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News / October 31, 2018

Manif d’Art, Now Quebec’s Only Contemporary Art Biennial, Makes Changes

With the demise of the Biennale de Montréal earlier this year, Manif d’art in Quebec City has become the province’s only contemporary art biennial. And it’s making some moves
A work by Jacynthe Carrier and L'Orchestre d'hommes-orchestre at the 2017 Manif d'art biennial show at Musée national des beaux-arts du Québec. Now Quebec's only major biennial, the event is growing and changing. Photo: Idra Labrie, MNBAQ, via Facebook. A work by Jacynthe Carrier and L'Orchestre d'hommes-orchestre at the 2017 Manif d'art biennial show at Musée national des beaux-arts du Québec. Now Quebec's only major biennial, the event is growing and changing. Photo: Idra Labrie, MNBAQ, via Facebook.
A work by Jacynthe Carrier and L'Orchestre d'hommes-orchestre at the 2017 Manif d'art biennial show at Musée national des beaux-arts du Québec. Now Quebec's only major biennial, the event is growing and changing. Photo: Idra Labrie, MNBAQ, via Facebook. A work by Jacynthe Carrier and L'Orchestre d'hommes-orchestre at the 2017 Manif d'art biennial show at Musée national des beaux-arts du Québec. Now Quebec's only major biennial, the event is growing and changing. Photo: Idra Labrie, MNBAQ, via Facebook.

Jonathan Watkins, director of Ikon Gallery in Birmingham, England, has curated international art events in Sydney, Turin, Sharjah and Guangzhou, among other global locales.

But he’s never had to deal with Bonhomme Carnaval as parallel programming before—and he’s rarely had to worry about getting public artworks installed and maintained in minus-16-degree weather.

All that will change when Watkins’ curatorship of Manif d’art 2019, the ninth iteration of the Quebec City biennial, opens to the public on February 16, 2019—the same day as Carnaval’s massive closing-night parade. (Carnaval officially continues to February 17.)

“We are one of the only winter biennials in North America,” says Manif d’art assistant curator Michelle Drapeau in a phone interview. “It starts in February and goes until April. So it’s a pretty interesting context for those who have to figure out how to work with a Canadian winter for the first time.”

Drapeau, along with Watkins, is part of the programming committee for the biennial, which also includes artistic director Claude Belanger and Musée national des beaux-arts du Québec curator of contemporary art Bernard Lamarche.

“We work together with the international curator to develop the programming,” Drapeau explains of the committee. “It’s pretty balanced [geographically]: about 50% of the artists are international and the other 50% are Quebecois and Canadian.”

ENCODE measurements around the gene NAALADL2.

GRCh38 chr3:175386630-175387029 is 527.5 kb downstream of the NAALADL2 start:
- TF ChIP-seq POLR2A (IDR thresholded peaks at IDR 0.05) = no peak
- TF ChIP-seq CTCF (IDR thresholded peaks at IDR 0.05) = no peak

It’s possible more eyes will be on the biennial this year given that it is now the only major such event for contemporary art remaining in the province. The Biennale de Montréal, despite strong critical reviews, filed for bankruptcy in February. And the other remaining biennials don’t capture the wider swath of contemporary art: MOMENTA focuses on photo, video and image arts, while BIAN looks exclusively at digital art. In contrast, in 2017, Manif d’art found greater stability in partnerships with the Musée national des beaux-arts du Quebec, which will continue to host the biennial’s central group show. 2017 was also the first time Manif d’art invited an international curator to participate—in that case, Alexia Fabre of MAC/VAL near Paris, who helped bring in globally known artists like France’s Annette Messager.

Accordingly, Manif d’art is continuing to try new things in 2019, bringing 12 young curators on board to interpret Jonathan Watkins’ chosen theme, “Small Between the Stars, Large Against the Sky,” at smaller venues throughout the city. (The theme is paraphrased from lyrics of the 1967 Leonard Cohen song “Stories of the Street.”)

“These [young curator] shows will all be with local artists,” Drapeau explains, and “at parallel spaces a little more on the periphery,” thereby bringing biennial programming to more spaces and audiences.

The biennial’s public art program will also have roughly 10 works in place at various outdoor locales during the run of Manif d’art, which continues until April 21, 2019.

A full list of participating artists for Manif d’art 2019 will be announced on December 4, 2018, at the MNBAQ in Quebec City.

This post was corrected and clarified on November 1 and 2, 2018. The original, in the latter part of the article, incorrectly referred to Drapeau as “Duchamp.” And it listed December 3, rather than December 4, as the artist announcement date. The original also failed to clarify that Manif d’art is the sole remaining major Quebec biennial with a contemporary art mandate; BIAN and Momenta still exist, but they focus on digital art and photo/video/image art, respectively.

Leah Sandals

Leah Sandals is a writer and editor of white settler Canadian (Irish and Ashkenazi) descent. She is also news and special sections editor at Canadian Art and has written for the Toronto Star, National Post and Globe and Mail, among other publications. Sandals welcomes tips, corrections and comments anytime at leah@canadianart.ca.